Thursday, September 11, 2014

Development of a Painting

As I've noted here before, I've been trying to develop some skills in landscape painting.  It's a subject that I have never done very well.  But it seems to be coming together now.  I've been fairly happy with what's popped off my easel lately.  What's more interesting is that it's a very different way of working than what I normally do.  It forces me to think more about composition, color, finding the focal point, and subordinating some things so that the important thing(s) catch your eye.  I usually think of the things in the painting as objects rather than as arrangements of paint, and the message in the artwork depends on the objects I paint rather than the way they're put together on the canvas.  So this has been a very eye-opening experience.

I thought I'd share the development of a recent landscape painting.  By the Cornfield is a small 16x12 oil on panel.  The setting is here in Madison County, NC, maybe a mile as the crow flies from my home.  Of course, this being Madison County, you have to drive maybe five miles to get there.

Here's the initial block-in.  It's in ultramarine blue mixed with burnt sienna.  I was attracted to both the tree and the road, and wanted to see how much depth I could get in the final painting.

Here's the first round of color.  I wanted to get paint over the whole panel so I could start adjusting it.  This first round of color, as it turned out, was too strong: all the greens really jumped, even in places where I didn't want them to.

At this point, I had learned that, for whatever reason, it was the road that interested me most, and I'd spent a lot of time on it.  I put some shadows on the road under the tree and in the foreground.  The ridge beyond the tree had been developed a bit, but I decided at this point that it was too dark and too green.  To push it back, away from the tree, I needed to lighten it and make it cooler (bluer) for atmospheric perspective.  The tree was pretty flat with little variation in lights and darks, so it needed to have some lighter lights and darker darks.  And the foliage in the foreground needed a wider range of greens as they were all pretty much the same.

Here's the final painting.  Making the ridge bluer and lighter really helped separate it from the tree.  I scumbled in a warm haze above the horizon line (yellow ochre and white).  The tree has a wider range of lights and darks, making it feel more three-dimensional.  I simplified the foliage to the left - originally there was a bush, but I couldn't get it to feel like a bush without taking over as the primary point of interest, so I simplified it.  I worked some warm "dirt" colors (yellow ochre, terra rosa, and white) into the ground on either side of the road and in the cornfield.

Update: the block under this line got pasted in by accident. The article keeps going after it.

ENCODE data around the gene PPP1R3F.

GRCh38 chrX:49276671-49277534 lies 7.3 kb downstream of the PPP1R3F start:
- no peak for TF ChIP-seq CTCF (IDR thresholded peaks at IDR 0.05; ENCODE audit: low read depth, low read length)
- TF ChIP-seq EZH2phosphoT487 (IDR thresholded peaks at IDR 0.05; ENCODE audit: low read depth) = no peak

And here for comparison purposes, is the original scene.  You can see the liberties that I took with it.  The tree, for example, blends right in with the ridge as there isn't a lot of distance between them, and it's confusing: what's the tree and what's the ridge?  The greens everywhere are really strong, too.  Maybe I could have kept the foreground greens strong, but I toned them down to focus on the road.  Here, though, you can see that it's the contrast between the green foliage that red/tan dirt road that makes it stand out.  

But there it is - the development of one of my new landscapes.  Your thoughts?

Sunday, September 07, 2014

The Disney Treatment

An NPR segment introduced me to a really cool art project.  Rejected Princesses puts a Disney spin on real-life women who were heroines or villains.  Jason Porath was a Disney animator.  One day, he and his buddies were sitting around, talking about how Disney would portray women that were too brave, capable, deadly, or otherwise too awesome for the typical princess role.  Disney, of course, isn't doing any stories on women who were Russian tank commanders, leaders of ancient fighting forces, or British spies.  So now Jason is doing it.

This attractive young lady, Tomyris, for example, was a widow in what is now Kazakhstan.  When the leader of the world's largest empire tried to marry her to expand his empire, she spurned his advances.  When he tried to take over by invading, she mustered up an army, kicked his ass, cut off his head, and publicly defiled it so badly that her name was a household word for centuries.  Not exactly Disney's idea of a pretty young thing who needs a prince to take care of her.

These images are well-researched.  Tomyris' outfit is authentic, as is the helmet of the defeated, decapitated, and defiled emperor, and so is the landscape.  Jason really knows how to tell a story with his images, something that I can really appreciate but cannot do nearly as well as he does.

Jason posts a new story every week.  I'm still digging through all the cool ones that he's already done.  Go take a look and check it often!